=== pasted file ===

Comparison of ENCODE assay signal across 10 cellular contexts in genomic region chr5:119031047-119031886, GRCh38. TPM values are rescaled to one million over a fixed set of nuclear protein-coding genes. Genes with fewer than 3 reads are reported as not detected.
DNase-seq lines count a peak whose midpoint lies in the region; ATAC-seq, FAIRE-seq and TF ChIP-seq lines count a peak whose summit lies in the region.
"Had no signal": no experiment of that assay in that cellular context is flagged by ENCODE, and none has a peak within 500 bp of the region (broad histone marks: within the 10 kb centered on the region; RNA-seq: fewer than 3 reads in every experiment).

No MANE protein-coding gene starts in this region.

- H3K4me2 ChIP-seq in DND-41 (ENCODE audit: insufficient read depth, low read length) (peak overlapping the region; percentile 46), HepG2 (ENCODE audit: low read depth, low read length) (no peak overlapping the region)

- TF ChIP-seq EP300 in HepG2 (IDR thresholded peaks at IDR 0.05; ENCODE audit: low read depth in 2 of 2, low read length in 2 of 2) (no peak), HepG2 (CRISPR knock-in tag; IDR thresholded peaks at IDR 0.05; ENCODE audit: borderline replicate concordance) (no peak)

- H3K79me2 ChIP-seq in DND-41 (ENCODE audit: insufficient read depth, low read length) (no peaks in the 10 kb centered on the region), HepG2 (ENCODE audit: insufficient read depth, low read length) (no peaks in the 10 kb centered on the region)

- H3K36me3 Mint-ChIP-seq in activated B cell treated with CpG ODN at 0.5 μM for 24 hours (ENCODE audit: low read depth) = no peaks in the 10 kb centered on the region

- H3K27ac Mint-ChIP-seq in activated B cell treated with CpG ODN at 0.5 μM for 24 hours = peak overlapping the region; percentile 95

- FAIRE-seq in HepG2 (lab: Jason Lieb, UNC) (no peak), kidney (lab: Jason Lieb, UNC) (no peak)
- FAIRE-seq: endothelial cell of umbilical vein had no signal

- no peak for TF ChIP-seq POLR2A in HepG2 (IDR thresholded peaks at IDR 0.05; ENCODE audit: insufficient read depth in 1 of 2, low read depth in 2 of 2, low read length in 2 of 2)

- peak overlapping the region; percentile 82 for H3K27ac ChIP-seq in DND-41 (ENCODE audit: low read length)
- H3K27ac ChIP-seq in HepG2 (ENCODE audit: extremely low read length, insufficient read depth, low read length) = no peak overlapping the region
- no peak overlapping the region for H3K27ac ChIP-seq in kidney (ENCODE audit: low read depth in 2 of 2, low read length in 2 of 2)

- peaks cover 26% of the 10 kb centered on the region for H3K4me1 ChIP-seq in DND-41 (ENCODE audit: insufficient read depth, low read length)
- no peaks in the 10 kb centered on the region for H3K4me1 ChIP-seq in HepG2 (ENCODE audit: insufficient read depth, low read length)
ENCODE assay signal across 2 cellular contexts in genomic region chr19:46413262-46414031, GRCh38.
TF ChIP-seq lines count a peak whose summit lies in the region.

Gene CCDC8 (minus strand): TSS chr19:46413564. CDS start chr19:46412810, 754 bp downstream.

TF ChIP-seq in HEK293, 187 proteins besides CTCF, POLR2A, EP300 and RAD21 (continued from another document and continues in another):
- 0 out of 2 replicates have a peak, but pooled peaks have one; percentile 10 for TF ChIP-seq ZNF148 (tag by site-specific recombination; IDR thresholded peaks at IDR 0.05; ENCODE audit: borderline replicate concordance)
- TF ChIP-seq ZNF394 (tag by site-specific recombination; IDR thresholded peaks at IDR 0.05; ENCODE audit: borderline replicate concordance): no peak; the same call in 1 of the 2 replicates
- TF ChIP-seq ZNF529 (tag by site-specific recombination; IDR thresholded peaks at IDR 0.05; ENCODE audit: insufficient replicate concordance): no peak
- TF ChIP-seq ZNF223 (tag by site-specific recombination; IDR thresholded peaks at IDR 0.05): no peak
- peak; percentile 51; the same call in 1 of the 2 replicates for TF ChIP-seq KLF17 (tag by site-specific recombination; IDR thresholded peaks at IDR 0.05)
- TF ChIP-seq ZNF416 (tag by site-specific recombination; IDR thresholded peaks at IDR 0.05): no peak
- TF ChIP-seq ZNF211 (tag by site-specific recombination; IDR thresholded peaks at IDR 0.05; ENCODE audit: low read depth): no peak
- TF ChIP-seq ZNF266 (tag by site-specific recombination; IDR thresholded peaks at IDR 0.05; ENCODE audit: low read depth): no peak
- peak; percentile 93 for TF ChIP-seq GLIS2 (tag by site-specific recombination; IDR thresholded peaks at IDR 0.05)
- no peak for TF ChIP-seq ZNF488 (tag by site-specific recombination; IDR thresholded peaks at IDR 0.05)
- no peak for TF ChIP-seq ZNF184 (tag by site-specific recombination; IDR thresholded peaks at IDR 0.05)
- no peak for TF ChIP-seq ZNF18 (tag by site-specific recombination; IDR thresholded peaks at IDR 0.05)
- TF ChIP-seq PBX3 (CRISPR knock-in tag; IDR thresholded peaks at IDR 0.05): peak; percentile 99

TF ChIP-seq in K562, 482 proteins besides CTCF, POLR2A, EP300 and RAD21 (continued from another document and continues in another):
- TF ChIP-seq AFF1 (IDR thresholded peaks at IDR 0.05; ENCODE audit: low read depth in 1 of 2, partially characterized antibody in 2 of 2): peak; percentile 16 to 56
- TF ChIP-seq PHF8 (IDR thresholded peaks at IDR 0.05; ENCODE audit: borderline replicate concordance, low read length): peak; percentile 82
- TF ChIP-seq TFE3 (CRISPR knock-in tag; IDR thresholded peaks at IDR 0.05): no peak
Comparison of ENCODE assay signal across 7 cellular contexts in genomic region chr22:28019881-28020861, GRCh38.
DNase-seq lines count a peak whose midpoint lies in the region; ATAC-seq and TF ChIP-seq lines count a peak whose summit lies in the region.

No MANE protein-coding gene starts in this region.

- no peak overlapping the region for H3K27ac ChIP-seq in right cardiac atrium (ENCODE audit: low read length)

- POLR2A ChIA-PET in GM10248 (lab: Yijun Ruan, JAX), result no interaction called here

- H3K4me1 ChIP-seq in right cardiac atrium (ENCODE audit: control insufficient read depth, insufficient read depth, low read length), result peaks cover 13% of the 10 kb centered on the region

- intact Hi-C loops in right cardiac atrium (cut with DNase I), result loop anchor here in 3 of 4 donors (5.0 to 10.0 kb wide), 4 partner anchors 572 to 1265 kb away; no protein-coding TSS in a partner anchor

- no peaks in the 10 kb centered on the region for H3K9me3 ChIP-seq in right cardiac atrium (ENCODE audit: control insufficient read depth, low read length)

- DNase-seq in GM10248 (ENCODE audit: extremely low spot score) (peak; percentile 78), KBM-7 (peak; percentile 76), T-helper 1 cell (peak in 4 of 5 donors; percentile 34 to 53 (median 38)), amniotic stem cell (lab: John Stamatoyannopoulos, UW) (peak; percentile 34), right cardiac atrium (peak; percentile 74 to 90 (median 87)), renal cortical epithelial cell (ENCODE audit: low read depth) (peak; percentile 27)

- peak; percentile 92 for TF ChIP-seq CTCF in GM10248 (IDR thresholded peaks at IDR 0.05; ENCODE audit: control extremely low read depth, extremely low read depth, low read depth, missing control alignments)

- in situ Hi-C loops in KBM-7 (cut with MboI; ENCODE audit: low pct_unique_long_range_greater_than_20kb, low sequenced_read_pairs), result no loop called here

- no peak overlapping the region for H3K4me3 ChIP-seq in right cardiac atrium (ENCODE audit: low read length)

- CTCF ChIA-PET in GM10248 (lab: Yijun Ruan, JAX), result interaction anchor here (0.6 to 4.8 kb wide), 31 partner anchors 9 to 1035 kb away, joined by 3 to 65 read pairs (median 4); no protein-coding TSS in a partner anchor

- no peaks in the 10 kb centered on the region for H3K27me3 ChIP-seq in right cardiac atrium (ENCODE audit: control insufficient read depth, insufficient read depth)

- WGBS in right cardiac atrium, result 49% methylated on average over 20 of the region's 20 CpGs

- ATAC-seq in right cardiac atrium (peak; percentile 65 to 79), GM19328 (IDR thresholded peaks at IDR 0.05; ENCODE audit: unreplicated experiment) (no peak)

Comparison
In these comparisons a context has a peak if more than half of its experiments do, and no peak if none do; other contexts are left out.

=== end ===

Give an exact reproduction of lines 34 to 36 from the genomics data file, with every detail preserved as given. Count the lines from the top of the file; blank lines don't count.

- TF ChIP-seq PBX3 (CRISPR knock-in tag; IDR thresholded peaks at IDR 0.05): peak; percentile 99

TF ChIP-seq in K562, 482 proteins besides CTCF, POLR2A, EP300 and RAD21 (continued from another document and continues in another):
- TF ChIP-seq AFF1 (IDR thresholded peaks at IDR 0.05; ENCODE audit: low read depth in 1 of 2, partially characterized antibody in 2 of 2): peak; percentile 16 to 56